Credit score

What happens to my credit score if I cancel certain cards?

Q. I have seven credit cards but really only use one. I know that canceling cards can affect your credit score. What do I do with the cards, and if I have to cancel, how do I decide which ones? They all basically have the same interest rate, but I don’t keep balances anyway.

— Borrower

A. We’re glad you’re paying attention to your credit.

There is no hard and fast rule on the best number of credit cards.

If you’re handling all the payments and it looks like you are, here’s what you should consider before getting rid of any of them.

If you want to close one or two cards, you need to consider the length of the credit history, the card’s payment history and the credit limit, said Debra Ohstrom, Chartered Financial Analyst and Financial Educator. .

If it’s an old card and you’ve used it in the past, but you don’t use it anymore, you don’t want to lose that reliable payment and long credit history. she stated.

“At least 30% of your credit score factors in a reliable payment history, so that’s really important,” she said. “Creditors like to see a reliable payment history and the longer the better, it shows that you are responsible and stable.”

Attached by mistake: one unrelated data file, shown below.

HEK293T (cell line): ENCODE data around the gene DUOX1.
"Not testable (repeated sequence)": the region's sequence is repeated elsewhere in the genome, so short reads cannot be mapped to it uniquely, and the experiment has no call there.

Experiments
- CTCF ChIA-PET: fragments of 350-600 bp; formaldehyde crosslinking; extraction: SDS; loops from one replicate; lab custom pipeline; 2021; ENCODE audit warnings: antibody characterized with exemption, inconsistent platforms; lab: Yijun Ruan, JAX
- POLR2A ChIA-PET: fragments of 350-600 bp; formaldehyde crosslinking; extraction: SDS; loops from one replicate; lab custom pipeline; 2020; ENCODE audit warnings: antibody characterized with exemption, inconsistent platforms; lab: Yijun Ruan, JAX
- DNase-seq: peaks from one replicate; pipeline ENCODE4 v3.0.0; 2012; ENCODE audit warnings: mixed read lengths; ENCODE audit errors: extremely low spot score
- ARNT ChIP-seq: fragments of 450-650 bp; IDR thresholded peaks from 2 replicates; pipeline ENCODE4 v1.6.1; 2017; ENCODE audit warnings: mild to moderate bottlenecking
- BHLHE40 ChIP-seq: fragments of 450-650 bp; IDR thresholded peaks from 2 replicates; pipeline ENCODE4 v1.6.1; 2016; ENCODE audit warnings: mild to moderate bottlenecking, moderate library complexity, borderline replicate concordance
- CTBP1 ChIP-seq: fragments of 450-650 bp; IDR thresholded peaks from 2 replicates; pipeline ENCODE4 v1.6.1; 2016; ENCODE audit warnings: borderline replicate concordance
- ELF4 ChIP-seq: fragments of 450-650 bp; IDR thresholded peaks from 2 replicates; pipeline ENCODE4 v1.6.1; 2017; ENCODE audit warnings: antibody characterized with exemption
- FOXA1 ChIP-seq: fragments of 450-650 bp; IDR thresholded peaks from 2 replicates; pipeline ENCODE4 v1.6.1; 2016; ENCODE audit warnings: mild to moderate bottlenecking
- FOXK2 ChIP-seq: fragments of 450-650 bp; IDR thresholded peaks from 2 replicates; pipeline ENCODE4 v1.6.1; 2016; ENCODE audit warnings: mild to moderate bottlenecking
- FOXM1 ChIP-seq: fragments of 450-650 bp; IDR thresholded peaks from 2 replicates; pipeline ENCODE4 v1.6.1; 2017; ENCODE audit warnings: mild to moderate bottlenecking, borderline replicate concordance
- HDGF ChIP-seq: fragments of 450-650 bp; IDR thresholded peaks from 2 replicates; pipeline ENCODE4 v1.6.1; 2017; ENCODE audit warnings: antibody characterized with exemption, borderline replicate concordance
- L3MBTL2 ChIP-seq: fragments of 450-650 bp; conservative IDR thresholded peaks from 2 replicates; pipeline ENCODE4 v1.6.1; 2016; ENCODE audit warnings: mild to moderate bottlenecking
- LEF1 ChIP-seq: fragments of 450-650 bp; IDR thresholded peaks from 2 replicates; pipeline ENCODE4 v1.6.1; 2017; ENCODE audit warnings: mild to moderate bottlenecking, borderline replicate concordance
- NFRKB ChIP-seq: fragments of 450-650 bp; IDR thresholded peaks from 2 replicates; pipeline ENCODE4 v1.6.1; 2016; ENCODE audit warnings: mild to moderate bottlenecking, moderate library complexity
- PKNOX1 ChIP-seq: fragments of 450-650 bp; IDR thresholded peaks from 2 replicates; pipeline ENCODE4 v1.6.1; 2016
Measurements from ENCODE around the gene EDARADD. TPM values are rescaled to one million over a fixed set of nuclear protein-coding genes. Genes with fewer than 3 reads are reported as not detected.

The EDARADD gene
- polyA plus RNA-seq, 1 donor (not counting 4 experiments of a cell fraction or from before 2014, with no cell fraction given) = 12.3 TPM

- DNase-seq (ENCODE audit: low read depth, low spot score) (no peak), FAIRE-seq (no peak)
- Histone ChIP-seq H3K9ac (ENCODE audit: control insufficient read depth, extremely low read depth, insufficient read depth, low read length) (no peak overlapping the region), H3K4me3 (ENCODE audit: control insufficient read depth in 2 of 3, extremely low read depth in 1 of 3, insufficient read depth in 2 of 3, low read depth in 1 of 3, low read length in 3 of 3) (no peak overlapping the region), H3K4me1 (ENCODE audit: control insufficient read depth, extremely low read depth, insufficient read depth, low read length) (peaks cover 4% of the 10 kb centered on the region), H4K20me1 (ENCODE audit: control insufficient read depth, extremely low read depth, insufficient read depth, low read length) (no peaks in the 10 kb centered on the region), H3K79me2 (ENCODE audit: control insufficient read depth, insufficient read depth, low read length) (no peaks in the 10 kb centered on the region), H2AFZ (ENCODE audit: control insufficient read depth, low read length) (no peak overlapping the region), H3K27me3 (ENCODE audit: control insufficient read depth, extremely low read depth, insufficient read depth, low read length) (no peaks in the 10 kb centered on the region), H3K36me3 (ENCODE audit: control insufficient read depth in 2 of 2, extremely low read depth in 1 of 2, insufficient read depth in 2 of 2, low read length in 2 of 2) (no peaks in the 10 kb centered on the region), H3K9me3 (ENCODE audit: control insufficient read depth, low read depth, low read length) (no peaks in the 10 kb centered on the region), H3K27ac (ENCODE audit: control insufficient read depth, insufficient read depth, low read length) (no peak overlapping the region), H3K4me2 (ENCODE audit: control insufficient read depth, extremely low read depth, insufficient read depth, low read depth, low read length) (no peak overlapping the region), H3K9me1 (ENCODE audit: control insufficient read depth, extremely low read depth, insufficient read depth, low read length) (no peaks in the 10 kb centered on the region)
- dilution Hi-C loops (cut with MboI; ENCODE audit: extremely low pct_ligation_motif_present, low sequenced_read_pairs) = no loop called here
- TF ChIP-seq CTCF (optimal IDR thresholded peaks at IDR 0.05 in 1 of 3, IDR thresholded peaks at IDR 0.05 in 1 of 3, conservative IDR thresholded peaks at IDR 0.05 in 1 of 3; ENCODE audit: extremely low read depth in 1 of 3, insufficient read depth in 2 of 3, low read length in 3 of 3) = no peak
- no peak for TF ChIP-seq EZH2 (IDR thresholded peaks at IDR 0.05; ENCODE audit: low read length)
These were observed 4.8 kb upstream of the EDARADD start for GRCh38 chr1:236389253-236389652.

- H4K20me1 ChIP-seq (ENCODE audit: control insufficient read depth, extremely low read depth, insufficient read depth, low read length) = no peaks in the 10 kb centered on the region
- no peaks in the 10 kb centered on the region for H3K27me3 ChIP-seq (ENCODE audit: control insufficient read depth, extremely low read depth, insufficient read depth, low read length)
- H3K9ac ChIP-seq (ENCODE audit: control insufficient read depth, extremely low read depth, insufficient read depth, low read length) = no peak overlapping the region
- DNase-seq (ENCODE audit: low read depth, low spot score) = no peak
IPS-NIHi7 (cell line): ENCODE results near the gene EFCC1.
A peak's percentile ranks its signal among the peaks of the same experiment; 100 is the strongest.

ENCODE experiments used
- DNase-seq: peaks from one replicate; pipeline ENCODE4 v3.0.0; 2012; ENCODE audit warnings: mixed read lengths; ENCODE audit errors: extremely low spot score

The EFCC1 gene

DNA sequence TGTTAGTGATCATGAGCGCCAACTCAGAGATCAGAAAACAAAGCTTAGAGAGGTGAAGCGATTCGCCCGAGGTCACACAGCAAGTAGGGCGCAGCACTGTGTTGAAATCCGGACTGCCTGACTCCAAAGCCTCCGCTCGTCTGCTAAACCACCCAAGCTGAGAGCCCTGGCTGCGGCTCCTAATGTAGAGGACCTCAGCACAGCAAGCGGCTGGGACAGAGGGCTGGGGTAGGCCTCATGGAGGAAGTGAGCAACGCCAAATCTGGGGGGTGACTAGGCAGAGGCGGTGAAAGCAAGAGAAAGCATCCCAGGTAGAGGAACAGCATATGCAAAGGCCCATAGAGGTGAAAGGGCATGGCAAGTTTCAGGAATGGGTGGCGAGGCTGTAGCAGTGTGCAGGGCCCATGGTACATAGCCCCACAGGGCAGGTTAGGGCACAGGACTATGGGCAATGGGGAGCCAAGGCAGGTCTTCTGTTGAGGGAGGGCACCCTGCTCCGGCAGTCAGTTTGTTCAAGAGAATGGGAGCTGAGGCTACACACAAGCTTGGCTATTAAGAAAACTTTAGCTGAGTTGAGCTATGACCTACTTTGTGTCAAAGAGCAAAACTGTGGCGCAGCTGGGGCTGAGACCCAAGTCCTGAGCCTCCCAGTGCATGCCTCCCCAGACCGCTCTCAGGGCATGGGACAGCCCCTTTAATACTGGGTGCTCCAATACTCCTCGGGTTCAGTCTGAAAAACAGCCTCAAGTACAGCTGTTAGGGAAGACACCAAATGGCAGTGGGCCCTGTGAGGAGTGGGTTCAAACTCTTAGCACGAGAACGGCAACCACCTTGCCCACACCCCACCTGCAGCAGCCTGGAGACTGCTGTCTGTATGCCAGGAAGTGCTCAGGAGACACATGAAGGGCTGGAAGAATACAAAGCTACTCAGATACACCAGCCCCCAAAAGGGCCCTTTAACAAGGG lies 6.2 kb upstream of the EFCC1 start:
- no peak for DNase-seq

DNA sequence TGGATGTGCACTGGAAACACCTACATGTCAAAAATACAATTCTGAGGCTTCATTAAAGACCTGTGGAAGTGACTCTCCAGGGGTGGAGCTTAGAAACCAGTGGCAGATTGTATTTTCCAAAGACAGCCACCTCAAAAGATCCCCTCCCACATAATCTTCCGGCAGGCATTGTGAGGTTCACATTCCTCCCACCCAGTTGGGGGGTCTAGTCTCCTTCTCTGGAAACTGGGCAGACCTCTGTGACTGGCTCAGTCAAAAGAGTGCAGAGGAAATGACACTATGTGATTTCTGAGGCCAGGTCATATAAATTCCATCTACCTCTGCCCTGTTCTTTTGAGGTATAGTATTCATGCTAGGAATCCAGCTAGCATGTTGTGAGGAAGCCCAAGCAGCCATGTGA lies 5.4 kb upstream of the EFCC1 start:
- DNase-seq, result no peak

The other thing to consider is the credit limit.

Ohstrom said that even if you don’t use the card, if it has a high limit, it’s good for your score.

“Having a lot of available credit and not using it means you have low credit utilization, which is an important part of your credit score,” she said. “If you can keep your credit utilization below 30%, that’s ideal.”

If you cancel lots of cards, you’ll lose history and your available credit will decrease, which will likely lower your credit score, she said.

Having three cards is definitely a good thing and five is no problem, especially if you don’t overdo it, she said.

“It would also be helpful to review your recent credit report and see if there are any comments regarding your score,” Ohstrom said. “If your credit report contains comments about large amounts of revolving credit or your payment history, this can help you make a decision about the best course of action for you.”

Send your questions to [email protected].

Karin Price Mueller writes the Bamboos column for NJ Advance Media and is the founder of Follow NJMoneyHelp on Twitter @NJMoneyHelp. Find NJMoneyHelp on Facebook. Register for NJMoneyHelp.comit is weekly e-newsletter.